Thursday, June 7, 2012

Can’t use the color black…WHAT???

Color Wheel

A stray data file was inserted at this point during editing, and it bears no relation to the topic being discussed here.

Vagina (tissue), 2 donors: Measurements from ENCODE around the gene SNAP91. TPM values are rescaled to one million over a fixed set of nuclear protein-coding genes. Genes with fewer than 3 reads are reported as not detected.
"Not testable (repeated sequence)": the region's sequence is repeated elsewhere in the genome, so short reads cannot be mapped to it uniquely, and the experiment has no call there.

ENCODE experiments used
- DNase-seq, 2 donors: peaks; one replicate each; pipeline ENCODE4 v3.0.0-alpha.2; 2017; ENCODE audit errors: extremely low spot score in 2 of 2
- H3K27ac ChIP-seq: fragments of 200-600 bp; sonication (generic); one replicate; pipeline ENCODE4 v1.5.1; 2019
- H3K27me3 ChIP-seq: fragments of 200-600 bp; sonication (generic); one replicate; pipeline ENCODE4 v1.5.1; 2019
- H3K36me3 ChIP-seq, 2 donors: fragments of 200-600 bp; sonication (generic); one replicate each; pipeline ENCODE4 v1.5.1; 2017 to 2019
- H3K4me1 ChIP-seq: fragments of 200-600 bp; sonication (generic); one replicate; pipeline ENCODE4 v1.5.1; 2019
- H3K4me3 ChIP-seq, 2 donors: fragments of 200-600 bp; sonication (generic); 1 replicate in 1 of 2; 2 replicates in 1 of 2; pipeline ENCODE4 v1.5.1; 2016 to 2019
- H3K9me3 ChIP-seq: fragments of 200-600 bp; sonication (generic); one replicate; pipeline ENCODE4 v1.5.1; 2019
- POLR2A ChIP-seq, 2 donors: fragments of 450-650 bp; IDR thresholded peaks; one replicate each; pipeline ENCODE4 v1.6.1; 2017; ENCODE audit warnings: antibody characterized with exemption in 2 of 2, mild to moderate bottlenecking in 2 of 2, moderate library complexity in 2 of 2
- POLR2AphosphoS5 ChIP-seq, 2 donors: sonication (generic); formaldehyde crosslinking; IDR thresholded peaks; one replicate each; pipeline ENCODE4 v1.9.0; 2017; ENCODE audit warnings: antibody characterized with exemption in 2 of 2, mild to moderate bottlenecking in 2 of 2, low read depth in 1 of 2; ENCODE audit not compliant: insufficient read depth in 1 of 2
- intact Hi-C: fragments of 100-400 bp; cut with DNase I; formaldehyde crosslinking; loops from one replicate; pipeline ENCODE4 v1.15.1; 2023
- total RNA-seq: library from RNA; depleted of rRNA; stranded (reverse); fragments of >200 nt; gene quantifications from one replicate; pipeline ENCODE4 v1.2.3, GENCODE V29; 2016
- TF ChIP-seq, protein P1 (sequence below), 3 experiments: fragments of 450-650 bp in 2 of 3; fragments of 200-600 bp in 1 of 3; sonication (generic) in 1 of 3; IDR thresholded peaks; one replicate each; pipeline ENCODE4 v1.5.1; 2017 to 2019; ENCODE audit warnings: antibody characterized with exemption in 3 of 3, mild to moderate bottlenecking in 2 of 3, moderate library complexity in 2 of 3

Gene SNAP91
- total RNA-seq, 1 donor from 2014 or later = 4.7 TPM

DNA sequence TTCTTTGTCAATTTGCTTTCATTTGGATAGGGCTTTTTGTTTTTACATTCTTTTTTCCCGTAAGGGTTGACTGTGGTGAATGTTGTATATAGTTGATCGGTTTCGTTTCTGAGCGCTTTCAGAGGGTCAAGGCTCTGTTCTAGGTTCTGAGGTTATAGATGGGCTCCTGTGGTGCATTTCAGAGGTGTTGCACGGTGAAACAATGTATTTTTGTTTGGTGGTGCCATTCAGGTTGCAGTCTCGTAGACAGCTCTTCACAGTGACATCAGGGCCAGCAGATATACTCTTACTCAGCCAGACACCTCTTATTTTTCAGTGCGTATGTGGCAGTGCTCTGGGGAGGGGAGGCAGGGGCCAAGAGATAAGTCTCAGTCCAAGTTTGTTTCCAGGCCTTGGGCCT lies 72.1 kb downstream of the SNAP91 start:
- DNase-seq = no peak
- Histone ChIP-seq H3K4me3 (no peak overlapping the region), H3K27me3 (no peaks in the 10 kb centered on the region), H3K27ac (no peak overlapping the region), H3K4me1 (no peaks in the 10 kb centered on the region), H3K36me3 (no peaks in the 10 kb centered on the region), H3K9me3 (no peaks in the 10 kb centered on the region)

I graduated in May 2011 with a B.A. in Studio Art with an emphasis in painting. The last three years in college I was not allowed to use the color black in my paintings. Even though, I tried to be sneaky and put it on my palette but, my Professor Eric Mantle-my mentor always caught me at it because you could see the color black being used on the canvas. The reason to not use the color black was to learn colors and mixing colors without losing the color completely. It was a very hard lesson to learn not use the color black. It taught me a lot about color and the color wheel. For instance, how would you darken colors without using black?  First, Colors are defined as hues or pigments, hues are warm/cold colors (usually mixed colors) and pigments are the pure color. Primary colors are Red, yellow, and Blue. Now, back to not using black…I consider black not to be a color because black can easily cancel out any color. So, let’s say you want to darken a red color without using black, what color would you use? You can use green or blue because according to the color wheel red and green are complementary to each other (straight line across the chart) and the color blue is a triad color (triangle on chart). I know it can be very confusing at times studying the color wheel, but if you paint with color like I do and love mixing and learning color, it’s amazing what wonderful colors you can create and NOT use the color black at all. So, how would darken a lighter color, for instance yellow? You could use red, then it will turn orange then add blue…now brown is a color so, you could add brown to yellow to give it a darken hue. To really learn about color is to study the color wheel and play with the colors on your palette. Be careful when using oil paints because too much mixing can easily turn your colors to a nasty color brown. I have to say that I continue to NOT use the color black in my paintings, or I try not to. I do like using the color black on some paintings, it depends on my vision. For a helpful tool, make templates or squares of colors and write on the back (like flash cards) the colors you used to make that color. It does help create those colors over and over again and to learn the color wheel. I can say that I am a color guru now, because I can look at a color and know exactly what colors were used to make that color. Play with color! Good Luck! Have fun with it!
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